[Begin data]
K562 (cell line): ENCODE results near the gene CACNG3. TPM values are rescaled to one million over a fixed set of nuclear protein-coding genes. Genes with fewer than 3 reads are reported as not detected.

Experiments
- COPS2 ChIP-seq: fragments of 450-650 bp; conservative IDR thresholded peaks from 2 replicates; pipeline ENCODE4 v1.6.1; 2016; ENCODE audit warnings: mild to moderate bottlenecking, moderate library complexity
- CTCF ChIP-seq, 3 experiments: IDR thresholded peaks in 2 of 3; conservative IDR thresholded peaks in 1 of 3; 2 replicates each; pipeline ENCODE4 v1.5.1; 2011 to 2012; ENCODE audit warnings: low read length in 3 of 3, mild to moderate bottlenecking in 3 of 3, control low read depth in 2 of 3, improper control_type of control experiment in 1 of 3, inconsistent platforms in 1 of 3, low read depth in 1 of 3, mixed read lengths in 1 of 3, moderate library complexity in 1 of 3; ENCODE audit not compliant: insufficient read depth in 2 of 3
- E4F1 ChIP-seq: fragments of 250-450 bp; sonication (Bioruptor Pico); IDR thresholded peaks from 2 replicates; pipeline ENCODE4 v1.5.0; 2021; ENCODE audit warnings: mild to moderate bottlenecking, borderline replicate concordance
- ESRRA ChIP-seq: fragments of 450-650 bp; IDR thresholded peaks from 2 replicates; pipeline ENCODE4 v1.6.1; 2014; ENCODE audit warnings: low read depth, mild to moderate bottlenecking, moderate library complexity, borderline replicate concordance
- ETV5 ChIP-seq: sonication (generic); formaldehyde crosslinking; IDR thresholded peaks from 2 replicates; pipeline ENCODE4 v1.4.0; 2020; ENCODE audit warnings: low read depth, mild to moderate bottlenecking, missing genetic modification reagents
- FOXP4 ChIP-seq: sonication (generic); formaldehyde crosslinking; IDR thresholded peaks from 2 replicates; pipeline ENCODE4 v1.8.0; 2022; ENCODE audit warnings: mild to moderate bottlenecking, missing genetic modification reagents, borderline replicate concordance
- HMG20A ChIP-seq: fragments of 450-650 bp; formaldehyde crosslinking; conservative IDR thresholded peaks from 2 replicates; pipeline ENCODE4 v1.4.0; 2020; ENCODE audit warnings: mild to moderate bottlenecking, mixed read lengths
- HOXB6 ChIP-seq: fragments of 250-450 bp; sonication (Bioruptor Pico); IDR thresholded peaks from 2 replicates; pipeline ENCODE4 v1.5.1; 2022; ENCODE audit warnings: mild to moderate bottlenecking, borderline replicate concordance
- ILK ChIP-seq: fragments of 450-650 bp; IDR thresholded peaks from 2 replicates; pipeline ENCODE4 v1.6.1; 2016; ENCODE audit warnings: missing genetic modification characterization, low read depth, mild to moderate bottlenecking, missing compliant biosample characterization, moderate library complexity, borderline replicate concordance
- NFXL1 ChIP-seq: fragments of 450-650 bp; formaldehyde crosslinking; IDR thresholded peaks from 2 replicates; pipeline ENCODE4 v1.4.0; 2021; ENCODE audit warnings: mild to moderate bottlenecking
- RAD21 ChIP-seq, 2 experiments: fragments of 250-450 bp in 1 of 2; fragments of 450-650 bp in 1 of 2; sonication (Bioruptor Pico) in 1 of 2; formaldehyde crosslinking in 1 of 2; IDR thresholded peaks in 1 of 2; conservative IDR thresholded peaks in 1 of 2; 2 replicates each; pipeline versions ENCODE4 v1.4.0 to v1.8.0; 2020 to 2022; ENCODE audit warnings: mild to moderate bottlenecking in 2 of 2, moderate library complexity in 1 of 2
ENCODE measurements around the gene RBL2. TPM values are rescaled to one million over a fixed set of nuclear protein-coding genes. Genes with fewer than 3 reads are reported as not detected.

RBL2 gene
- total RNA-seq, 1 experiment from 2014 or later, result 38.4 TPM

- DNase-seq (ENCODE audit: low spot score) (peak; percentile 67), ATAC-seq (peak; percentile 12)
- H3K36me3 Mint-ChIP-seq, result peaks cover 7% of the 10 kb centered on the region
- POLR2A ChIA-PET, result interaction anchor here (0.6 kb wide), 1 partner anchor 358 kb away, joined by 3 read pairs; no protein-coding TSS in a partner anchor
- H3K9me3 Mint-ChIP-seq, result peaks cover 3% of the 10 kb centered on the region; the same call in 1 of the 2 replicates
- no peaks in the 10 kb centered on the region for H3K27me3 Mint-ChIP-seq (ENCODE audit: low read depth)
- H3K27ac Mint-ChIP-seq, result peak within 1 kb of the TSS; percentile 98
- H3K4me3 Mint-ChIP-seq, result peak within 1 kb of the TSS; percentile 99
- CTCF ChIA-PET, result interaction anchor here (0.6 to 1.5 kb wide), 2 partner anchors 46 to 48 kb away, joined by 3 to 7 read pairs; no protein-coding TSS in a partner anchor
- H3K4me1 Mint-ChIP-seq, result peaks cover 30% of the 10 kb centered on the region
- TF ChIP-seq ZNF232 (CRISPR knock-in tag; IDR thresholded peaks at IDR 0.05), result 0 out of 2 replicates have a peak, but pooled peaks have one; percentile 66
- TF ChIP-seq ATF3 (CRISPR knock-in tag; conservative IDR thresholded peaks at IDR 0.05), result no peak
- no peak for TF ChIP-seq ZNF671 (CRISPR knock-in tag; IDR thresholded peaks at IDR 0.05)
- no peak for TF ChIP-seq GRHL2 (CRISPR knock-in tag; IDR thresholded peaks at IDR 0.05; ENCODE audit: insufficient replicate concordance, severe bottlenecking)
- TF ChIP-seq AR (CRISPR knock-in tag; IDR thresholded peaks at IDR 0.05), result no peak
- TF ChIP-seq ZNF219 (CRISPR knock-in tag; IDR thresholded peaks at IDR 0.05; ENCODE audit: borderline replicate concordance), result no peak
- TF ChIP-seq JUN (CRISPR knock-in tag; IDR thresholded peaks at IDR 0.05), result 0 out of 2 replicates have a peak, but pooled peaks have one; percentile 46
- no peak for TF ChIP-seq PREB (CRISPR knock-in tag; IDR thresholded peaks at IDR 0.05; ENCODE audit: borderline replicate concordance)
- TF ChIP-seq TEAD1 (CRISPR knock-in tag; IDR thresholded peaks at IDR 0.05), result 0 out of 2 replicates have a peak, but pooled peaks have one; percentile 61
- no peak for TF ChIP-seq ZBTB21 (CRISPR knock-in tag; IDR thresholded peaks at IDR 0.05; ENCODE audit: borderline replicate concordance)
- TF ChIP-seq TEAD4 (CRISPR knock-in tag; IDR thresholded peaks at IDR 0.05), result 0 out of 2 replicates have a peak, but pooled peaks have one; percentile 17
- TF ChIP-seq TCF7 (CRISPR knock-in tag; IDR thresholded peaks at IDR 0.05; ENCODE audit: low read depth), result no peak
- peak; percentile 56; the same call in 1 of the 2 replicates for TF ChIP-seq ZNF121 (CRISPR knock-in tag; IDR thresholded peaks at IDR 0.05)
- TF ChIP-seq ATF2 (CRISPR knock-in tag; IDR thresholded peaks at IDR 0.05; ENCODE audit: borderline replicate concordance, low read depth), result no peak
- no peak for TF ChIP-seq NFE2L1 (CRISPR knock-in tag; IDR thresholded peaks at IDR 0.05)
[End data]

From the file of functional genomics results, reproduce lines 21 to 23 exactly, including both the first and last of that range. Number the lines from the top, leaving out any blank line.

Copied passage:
- no peaks in the 10 kb centered on the region for H3K27me3 Mint-ChIP-seq (ENCODE audit: low read depth)
- H3K27ac Mint-ChIP-seq, result peak within 1 kb of the TSS; percentile 98
- H3K4me3 Mint-ChIP-seq, result peak within 1 kb of the TSS; percentile 99